Time for Canada to speak out on Iraqi-Kurdish conflict, says U.S. envoy

Click to play video 'De-escalation needed in Iraq if not military will speak:Representative Abdul Rahman' De-escalation needed in Iraq if not military will speak:Representative Abdul Rahman
WATCH: Bayan Sami Abdul Rahman, Kurdistan Regional Government Representative to the U.S., tells Vassy Kapelos that she hopes the international community expresses support to the Kurds and to show them they`re not alone while encouraging both Erbil and Baghdad to begin a dialogue and ease tensions on the ground.

With a tentative ceasefire established early Friday and both sides ready to sit down and talk, the envoy from Kurdistan’s regional government to the United States says now is the time for Canada to speak out and get involved.

In an interview with The West Block‘s Vassy Kapelos, Bayan Sami Abdul Rahman said the Kurds, who recently voted overwhelmingly in favour of independence, don’t expect Ottawa to pick sides.

COMMENTARY: Canada should support Kurdish independence

“It is important that statements are made,” Abdul Rahman said.

“And more than statements, that there is an engagement. Then it’s clear to our partners in Iraq, to our neighbours in the neighbourhood — by that I mean Iran and Turkey — that the Kurds aren’t alone. That the international community wants to see an outcome that is peaceful.”

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The results of the September independence referendum triggered fresh hostilities between Iraqi forces and Kurdish Peshmerga fighters in northern Iraq.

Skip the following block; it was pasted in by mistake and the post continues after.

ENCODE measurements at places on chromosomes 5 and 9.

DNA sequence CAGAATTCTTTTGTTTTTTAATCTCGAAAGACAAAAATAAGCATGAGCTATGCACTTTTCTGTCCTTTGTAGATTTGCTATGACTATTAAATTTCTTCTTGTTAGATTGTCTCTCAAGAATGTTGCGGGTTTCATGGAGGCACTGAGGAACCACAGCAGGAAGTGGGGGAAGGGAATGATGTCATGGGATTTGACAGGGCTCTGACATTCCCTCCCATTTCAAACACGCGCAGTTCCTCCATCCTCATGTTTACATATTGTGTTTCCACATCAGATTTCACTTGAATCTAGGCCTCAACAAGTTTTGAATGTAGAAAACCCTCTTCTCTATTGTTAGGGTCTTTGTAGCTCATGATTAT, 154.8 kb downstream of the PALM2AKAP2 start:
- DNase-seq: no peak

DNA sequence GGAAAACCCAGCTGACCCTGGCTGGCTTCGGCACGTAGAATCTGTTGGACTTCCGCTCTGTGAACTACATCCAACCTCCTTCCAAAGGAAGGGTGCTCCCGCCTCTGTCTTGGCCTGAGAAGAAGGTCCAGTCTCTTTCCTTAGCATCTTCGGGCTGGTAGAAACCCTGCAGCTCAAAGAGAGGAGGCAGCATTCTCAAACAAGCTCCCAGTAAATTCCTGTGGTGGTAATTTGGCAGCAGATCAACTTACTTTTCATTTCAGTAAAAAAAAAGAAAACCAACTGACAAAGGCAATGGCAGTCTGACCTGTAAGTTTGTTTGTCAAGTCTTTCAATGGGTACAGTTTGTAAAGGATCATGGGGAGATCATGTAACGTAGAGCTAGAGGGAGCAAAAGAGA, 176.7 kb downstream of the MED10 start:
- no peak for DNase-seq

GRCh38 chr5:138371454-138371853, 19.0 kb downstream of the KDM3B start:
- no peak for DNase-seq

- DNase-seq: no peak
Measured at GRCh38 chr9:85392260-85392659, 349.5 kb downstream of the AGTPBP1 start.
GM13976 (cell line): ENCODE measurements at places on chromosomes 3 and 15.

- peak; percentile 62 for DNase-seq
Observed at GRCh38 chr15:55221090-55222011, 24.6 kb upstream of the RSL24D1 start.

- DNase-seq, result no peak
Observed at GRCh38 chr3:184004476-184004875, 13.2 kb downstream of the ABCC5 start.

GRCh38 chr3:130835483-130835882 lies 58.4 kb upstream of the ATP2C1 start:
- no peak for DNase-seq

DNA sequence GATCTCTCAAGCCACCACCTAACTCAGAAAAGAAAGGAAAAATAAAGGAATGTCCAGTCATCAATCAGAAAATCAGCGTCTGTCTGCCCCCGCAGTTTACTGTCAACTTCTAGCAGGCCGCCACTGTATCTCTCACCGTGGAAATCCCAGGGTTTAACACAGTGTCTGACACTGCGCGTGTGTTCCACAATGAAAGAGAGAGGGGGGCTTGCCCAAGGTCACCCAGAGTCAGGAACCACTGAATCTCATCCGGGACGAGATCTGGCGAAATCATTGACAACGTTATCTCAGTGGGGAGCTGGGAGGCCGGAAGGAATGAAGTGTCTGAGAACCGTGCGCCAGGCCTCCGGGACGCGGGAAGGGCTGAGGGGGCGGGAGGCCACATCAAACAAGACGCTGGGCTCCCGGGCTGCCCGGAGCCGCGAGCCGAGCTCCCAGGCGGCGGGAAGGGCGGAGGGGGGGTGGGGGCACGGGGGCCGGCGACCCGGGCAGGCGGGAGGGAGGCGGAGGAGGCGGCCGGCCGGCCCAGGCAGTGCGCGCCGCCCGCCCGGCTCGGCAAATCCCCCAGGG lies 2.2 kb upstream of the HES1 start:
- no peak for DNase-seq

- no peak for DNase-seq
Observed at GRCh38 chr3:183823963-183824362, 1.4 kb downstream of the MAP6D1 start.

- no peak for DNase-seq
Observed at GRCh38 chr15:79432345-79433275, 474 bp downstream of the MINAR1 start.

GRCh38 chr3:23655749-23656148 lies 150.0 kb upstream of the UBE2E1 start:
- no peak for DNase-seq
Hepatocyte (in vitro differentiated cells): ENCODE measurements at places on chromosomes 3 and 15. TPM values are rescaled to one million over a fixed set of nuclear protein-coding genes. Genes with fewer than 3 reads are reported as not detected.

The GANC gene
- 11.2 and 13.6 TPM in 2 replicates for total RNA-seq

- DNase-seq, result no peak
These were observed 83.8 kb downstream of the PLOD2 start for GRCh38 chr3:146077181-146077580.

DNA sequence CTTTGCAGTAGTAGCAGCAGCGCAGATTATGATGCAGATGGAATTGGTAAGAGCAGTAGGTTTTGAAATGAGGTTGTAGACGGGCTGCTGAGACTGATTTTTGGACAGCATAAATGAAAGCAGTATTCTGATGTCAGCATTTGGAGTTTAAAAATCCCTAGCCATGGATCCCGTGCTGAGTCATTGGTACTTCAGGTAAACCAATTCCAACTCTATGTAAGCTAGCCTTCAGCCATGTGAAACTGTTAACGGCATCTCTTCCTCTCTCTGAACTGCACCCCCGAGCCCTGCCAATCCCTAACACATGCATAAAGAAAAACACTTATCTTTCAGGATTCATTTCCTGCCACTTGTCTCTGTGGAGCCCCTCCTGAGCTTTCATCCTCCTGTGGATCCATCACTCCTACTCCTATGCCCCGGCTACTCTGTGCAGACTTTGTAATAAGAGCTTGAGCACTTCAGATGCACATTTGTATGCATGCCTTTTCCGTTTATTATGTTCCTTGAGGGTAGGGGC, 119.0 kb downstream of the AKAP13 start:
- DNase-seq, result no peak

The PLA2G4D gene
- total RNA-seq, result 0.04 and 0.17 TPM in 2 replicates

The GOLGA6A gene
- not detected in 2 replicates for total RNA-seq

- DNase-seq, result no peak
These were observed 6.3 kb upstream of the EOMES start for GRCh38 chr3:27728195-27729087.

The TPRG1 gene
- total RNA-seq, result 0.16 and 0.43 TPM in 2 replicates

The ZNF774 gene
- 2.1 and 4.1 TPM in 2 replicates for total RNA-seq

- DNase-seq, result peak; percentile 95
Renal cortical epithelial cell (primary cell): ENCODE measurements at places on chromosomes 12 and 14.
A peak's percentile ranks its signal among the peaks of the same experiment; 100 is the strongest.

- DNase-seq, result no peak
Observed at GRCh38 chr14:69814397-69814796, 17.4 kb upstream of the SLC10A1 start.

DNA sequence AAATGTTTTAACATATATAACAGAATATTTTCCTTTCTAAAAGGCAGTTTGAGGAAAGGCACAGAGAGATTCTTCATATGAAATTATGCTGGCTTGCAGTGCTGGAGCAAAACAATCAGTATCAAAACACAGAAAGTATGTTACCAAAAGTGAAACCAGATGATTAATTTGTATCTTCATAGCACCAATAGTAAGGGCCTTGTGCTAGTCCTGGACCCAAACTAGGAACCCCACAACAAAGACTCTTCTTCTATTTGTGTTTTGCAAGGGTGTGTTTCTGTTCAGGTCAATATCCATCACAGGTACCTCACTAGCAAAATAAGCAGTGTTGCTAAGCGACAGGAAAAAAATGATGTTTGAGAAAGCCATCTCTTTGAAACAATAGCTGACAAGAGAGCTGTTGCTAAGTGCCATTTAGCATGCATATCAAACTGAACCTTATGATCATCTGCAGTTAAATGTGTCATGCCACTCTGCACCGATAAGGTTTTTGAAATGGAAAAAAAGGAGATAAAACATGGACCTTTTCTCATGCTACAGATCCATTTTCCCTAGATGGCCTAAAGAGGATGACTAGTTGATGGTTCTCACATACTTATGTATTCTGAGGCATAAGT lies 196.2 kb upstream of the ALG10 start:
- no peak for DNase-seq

Both sides had, in recent years, been busy fighting against the so-called Islamic State along with coalition forces that include troops from both the United States and Canada. But the fall of the terror group has meant old tensions are beginning to resurface.

French President Emmanuel Macron recently offered to help broker a peace between the Iraqi and Kurdish sides, both of whom lay claim to disputed northern territories, border crossing and oil-producing facilities.

But so far, Prime Minister Justin Trudeau has not waded into the dispute and has refused to comment on the recent referendum. Canada is also reportedly re-evaluating a plan to continue arming Kurdish forces.

WATCH: Trudeau says it is ‘too early’ to weigh in on Kurdish referendum

Click to play video 'Trudeau says it is ‘too early’ to weigh in on Kurdish referendum' Trudeau says it is ‘too early’ to weigh in on Kurdish referendum
Trudeau says it is ‘too early’ to weigh in on Kurdish referendum

Abdul Rahman, in Ottawa last week at the invitation of a group of MPs, said Kurdish representatives have been in touch with officials at Global Affairs Canada and the Department of National Defence, among others.

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“Canada has tools that it can use,” she said. “Canada has been a key partner in the coalition in the fight against ISIS … Canada is an important player in the UN … Canada also has the ear of Washington.”

The U.S., she added, recently has become more explicit in its support for a peaceful resolution, and has acknowledged that the disputed territories are just that: disputed.

Recognizing the results of the independence referendum, according to Abdul Rahman, is now secondary, and far less important that openly encouraging dialogue and helping the two sides reach consensus.

“We are now two weeks into this, and we need the international community to act. And specifically we’re asking Canada not to choose … you can support both of us. Otherwise there is a potential for war in Iraq and that doesn’t serve anybody’s interest.”

— Watch the full interview with Bayan Sami Abdul Rahman, the Kurdistan Regional Government’s representative to the United States, above.